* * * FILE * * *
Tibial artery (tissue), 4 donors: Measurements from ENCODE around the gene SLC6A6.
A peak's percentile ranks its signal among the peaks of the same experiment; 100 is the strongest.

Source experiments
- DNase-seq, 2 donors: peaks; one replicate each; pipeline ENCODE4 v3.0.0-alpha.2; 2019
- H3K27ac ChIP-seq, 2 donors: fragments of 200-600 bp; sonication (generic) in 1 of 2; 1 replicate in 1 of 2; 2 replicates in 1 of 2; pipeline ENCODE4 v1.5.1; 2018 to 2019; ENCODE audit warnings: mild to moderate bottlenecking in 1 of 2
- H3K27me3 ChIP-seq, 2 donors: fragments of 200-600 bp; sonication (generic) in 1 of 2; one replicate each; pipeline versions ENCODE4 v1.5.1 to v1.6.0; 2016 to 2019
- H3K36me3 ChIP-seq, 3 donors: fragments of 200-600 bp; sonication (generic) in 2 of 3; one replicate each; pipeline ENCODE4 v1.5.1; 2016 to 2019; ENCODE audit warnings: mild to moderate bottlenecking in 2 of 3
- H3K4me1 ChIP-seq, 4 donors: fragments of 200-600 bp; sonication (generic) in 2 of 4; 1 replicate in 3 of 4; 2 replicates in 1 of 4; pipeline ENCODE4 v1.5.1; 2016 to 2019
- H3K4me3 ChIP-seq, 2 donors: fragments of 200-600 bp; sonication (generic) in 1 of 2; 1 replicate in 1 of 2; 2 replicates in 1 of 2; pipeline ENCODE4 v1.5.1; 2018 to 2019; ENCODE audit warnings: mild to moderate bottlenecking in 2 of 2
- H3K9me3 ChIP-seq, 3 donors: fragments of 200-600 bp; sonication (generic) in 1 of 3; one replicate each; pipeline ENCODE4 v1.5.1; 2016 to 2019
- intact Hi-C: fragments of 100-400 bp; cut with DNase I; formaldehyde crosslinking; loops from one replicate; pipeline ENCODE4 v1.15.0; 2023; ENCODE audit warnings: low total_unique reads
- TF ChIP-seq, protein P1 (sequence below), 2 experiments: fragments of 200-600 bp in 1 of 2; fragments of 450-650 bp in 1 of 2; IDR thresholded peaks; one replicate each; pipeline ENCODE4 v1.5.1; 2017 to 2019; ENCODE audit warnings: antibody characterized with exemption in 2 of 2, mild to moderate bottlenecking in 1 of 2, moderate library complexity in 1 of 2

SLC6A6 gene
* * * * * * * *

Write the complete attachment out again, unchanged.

Tibial artery (tissue), 4 donors: Measurements from ENCODE around the gene SLC6A6.
A peak's percentile ranks its signal among the peaks of the same experiment; 100 is the strongest.

Source experiments
- DNase-seq, 2 donors: peaks; one replicate each; pipeline ENCODE4 v3.0.0-alpha.2; 2019
- H3K27ac ChIP-seq, 2 donors: fragments of 200-600 bp; sonication (generic) in 1 of 2; 1 replicate in 1 of 2; 2 replicates in 1 of 2; pipeline ENCODE4 v1.5.1; 2018 to 2019; ENCODE audit warnings: mild to moderate bottlenecking in 1 of 2
- H3K27me3 ChIP-seq, 2 donors: fragments of 200-600 bp; sonication (generic) in 1 of 2; one replicate each; pipeline versions ENCODE4 v1.5.1 to v1.6.0; 2016 to 2019
- H3K36me3 ChIP-seq, 3 donors: fragments of 200-600 bp; sonication (generic) in 2 of 3; one replicate each; pipeline ENCODE4 v1.5.1; 2016 to 2019; ENCODE audit warnings: mild to moderate bottlenecking in 2 of 3
- H3K4me1 ChIP-seq, 4 donors: fragments of 200-600 bp; sonication (generic) in 2 of 4; 1 replicate in 3 of 4; 2 replicates in 1 of 4; pipeline ENCODE4 v1.5.1; 2016 to 2019
- H3K4me3 ChIP-seq, 2 donors: fragments of 200-600 bp; sonication (generic) in 1 of 2; 1 replicate in 1 of 2; 2 replicates in 1 of 2; pipeline ENCODE4 v1.5.1; 2018 to 2019; ENCODE audit warnings: mild to moderate bottlenecking in 2 of 2
- H3K9me3 ChIP-seq, 3 donors: fragments of 200-600 bp; sonication (generic) in 1 of 3; one replicate each; pipeline ENCODE4 v1.5.1; 2016 to 2019
- intact Hi-C: fragments of 100-400 bp; cut with DNase I; formaldehyde crosslinking; loops from one replicate; pipeline ENCODE4 v1.15.0; 2023; ENCODE audit warnings: low total_unique reads
- TF ChIP-seq, protein P1 (sequence below), 2 experiments: fragments of 200-600 bp in 1 of 2; fragments of 450-650 bp in 1 of 2; IDR thresholded peaks; one replicate each; pipeline ENCODE4 v1.5.1; 2017 to 2019; ENCODE audit warnings: antibody characterized with exemption in 2 of 2, mild to moderate bottlenecking in 1 of 2, moderate library complexity in 1 of 2

SLC6A6 gene